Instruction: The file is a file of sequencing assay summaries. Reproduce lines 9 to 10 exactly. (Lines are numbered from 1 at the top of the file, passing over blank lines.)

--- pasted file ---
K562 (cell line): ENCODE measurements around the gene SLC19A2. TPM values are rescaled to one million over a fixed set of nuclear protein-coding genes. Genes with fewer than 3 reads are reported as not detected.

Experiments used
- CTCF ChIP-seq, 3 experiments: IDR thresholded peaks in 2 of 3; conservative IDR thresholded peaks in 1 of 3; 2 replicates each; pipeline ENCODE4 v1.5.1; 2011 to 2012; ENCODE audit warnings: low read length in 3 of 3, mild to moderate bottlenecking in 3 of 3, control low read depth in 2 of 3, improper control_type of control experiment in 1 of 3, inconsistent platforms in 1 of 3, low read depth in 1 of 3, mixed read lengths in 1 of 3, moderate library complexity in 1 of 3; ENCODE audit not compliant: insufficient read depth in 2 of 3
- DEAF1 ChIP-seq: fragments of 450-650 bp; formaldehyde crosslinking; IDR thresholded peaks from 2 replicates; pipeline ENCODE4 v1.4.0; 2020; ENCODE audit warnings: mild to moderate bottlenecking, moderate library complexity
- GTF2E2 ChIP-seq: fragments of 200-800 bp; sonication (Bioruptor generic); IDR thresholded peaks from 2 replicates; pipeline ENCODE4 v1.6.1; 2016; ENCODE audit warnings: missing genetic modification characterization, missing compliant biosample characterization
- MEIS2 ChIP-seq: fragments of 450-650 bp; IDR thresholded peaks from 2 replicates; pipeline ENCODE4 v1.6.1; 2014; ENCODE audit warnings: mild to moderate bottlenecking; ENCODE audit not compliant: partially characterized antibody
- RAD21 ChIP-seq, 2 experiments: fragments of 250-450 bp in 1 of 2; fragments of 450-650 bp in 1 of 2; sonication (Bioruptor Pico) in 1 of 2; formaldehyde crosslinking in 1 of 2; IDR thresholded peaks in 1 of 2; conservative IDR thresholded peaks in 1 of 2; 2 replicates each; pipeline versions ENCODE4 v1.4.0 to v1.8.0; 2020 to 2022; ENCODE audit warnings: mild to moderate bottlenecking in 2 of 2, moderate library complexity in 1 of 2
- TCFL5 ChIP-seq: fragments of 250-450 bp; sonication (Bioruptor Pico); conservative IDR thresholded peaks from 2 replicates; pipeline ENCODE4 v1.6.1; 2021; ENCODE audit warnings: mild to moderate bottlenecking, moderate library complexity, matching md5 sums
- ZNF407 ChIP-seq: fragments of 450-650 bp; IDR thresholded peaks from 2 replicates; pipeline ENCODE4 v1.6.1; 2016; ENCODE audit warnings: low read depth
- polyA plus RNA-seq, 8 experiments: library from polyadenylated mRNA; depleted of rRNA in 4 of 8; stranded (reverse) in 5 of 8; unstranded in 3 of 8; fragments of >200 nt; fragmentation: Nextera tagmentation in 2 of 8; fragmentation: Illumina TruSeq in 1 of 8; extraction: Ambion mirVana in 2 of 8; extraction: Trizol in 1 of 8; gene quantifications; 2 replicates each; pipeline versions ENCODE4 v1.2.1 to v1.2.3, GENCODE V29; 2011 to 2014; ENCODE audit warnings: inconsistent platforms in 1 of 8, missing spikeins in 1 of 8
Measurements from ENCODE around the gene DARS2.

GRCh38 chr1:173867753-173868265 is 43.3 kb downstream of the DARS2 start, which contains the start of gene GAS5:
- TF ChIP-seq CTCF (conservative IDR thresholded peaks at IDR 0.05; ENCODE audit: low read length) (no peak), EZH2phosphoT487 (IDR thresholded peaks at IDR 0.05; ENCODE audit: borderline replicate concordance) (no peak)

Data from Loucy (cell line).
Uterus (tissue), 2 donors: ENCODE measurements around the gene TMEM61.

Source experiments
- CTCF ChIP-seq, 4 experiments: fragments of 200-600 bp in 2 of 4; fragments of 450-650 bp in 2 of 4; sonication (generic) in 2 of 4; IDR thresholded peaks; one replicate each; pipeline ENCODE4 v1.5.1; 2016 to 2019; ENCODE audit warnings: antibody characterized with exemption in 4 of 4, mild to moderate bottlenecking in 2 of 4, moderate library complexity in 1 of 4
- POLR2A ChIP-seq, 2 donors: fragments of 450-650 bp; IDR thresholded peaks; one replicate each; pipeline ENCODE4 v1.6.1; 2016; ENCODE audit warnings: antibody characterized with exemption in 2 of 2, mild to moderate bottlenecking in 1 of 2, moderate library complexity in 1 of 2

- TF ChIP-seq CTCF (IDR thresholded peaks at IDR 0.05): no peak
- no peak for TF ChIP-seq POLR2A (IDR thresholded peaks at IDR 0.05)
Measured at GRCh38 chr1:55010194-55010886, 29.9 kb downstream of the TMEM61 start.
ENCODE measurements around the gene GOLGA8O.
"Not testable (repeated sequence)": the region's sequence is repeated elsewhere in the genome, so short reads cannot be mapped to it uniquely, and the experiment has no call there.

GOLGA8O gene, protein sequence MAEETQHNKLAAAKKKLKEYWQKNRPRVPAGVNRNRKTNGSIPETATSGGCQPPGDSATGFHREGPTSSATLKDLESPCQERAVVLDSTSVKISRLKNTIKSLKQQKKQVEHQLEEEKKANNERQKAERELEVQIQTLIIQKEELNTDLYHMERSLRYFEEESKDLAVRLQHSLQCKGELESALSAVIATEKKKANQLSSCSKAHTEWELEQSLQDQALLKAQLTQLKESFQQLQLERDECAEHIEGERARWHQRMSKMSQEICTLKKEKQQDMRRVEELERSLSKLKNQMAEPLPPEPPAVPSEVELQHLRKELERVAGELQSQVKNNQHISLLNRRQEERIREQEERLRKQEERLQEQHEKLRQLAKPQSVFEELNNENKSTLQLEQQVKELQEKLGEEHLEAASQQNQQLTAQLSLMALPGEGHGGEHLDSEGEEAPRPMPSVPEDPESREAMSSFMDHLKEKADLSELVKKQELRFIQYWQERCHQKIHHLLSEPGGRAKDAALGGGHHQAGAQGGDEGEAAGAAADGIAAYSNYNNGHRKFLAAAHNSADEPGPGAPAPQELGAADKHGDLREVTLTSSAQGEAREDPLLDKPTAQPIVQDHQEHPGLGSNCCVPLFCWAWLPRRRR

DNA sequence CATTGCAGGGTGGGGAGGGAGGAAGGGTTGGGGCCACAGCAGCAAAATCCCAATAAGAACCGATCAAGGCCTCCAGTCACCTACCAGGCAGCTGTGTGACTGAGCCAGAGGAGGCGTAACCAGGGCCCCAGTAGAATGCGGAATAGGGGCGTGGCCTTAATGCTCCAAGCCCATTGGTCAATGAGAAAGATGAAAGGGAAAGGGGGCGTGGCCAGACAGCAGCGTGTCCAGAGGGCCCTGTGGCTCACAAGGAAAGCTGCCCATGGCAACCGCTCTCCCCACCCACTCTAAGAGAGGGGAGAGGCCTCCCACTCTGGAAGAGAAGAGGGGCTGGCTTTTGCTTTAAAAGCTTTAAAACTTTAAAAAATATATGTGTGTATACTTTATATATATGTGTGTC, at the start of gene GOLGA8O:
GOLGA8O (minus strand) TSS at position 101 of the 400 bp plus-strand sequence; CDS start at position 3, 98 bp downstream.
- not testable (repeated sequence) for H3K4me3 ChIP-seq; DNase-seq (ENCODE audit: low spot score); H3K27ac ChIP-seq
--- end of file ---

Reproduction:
- ZNF407 ChIP-seq: fragments of 450-650 bp; IDR thresholded peaks from 2 replicates; pipeline ENCODE4 v1.6.1; 2016; ENCODE audit warnings: low read depth
- polyA plus RNA-seq, 8 experiments: library from polyadenylated mRNA; depleted of rRNA in 4 of 8; stranded (reverse) in 5 of 8; unstranded in 3 of 8; fragments of >200 nt; fragmentation: Nextera tagmentation in 2 of 8; fragmentation: Illumina TruSeq in 1 of 8; extraction: Ambion mirVana in 2 of 8; extraction: Trizol in 1 of 8; gene quantifications; 2 replicates each; pipeline versions ENCODE4 v1.2.1 to v1.2.3, GENCODE V29; 2011 to 2014; ENCODE audit warnings: inconsistent platforms in 1 of 8, missing spikeins in 1 of 8